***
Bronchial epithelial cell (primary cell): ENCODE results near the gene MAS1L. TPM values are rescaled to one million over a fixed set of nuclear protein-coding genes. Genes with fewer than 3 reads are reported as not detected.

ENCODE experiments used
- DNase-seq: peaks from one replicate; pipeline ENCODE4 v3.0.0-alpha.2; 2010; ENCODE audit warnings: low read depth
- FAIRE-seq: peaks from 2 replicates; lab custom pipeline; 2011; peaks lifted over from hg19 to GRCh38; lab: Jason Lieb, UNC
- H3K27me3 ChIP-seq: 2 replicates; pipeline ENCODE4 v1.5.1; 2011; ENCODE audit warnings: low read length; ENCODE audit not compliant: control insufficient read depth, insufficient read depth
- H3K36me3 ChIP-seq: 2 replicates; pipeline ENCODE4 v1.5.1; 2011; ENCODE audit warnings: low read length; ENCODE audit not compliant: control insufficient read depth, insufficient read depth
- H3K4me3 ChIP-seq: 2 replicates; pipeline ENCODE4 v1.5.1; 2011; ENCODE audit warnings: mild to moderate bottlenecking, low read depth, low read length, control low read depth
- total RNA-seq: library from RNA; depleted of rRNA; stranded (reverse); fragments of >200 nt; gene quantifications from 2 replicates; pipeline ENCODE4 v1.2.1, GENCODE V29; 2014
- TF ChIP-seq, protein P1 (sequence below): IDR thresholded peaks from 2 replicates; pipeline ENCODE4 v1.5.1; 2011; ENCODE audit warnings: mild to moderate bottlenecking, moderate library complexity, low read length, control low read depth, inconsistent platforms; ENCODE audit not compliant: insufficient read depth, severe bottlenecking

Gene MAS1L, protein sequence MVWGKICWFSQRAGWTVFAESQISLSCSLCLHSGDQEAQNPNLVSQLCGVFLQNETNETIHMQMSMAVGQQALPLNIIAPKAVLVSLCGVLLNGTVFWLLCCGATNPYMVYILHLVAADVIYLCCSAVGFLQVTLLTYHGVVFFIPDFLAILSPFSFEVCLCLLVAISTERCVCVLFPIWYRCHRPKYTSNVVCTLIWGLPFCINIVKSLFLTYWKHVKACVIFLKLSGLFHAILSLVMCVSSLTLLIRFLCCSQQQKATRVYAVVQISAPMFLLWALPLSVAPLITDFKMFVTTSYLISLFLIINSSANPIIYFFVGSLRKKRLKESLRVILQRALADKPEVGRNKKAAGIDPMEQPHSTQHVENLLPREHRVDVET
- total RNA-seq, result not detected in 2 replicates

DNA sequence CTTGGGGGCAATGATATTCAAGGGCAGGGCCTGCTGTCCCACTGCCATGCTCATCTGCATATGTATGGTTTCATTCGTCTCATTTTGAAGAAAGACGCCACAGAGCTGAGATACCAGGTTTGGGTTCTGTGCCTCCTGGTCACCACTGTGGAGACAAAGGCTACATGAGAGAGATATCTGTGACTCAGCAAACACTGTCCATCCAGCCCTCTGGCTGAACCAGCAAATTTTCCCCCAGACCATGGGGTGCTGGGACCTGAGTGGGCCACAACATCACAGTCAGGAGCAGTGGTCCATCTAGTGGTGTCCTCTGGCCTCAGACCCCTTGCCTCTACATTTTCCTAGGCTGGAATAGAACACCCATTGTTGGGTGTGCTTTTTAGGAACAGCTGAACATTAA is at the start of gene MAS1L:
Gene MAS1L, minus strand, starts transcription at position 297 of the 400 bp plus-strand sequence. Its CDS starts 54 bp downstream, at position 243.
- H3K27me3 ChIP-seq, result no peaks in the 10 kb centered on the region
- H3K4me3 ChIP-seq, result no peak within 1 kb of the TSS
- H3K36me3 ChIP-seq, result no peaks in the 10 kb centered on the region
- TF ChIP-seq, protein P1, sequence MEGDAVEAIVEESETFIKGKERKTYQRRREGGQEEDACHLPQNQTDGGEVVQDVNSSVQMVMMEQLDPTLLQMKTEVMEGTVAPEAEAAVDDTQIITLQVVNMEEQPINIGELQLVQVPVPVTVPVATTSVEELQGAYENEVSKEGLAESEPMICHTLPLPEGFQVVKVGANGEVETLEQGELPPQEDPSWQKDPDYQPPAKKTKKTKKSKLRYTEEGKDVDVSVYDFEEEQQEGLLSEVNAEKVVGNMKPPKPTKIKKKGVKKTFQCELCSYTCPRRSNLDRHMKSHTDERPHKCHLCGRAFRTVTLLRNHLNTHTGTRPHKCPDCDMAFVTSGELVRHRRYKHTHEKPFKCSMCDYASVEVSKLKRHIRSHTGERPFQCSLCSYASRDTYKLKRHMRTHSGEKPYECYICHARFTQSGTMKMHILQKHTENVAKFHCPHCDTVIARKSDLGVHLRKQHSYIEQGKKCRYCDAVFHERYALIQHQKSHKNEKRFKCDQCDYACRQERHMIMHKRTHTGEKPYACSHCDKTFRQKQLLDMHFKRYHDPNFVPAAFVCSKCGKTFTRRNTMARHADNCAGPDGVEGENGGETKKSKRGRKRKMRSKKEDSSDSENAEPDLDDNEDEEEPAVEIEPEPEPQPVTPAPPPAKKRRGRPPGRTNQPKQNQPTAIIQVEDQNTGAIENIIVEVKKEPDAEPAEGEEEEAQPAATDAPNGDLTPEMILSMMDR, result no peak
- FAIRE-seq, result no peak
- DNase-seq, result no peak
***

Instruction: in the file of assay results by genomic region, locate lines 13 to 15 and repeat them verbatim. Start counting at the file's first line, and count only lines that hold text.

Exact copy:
Gene MAS1L, minus strand, starts transcription at position 297 of the 400 bp plus-strand sequence. Its CDS starts 54 bp downstream, at position 243.
- H3K27me3 ChIP-seq, result no peaks in the 10 kb centered on the region
- H3K4me3 ChIP-seq, result no peak within 1 kb of the TSS